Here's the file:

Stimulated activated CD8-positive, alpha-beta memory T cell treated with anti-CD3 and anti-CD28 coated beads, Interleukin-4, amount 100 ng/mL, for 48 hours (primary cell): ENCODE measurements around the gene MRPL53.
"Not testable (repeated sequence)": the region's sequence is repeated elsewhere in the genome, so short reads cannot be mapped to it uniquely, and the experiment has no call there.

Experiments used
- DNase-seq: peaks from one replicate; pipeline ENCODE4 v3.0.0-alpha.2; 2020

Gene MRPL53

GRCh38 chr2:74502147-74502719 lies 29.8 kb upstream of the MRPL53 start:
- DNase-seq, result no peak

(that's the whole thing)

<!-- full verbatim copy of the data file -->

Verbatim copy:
Stimulated activated CD8-positive, alpha-beta memory T cell treated with anti-CD3 and anti-CD28 coated beads, Interleukin-4, amount 100 ng/mL, for 48 hours (primary cell): ENCODE measurements around the gene MRPL53.
"Not testable (repeated sequence)": the region's sequence is repeated elsewhere in the genome, so short reads cannot be mapped to it uniquely, and the experiment has no call there.

Experiments used
- DNase-seq: peaks from one replicate; pipeline ENCODE4 v3.0.0-alpha.2; 2020

Gene MRPL53

GRCh38 chr2:74502147-74502719 lies 29.8 kb upstream of the MRPL53 start:
- DNase-seq, result no peak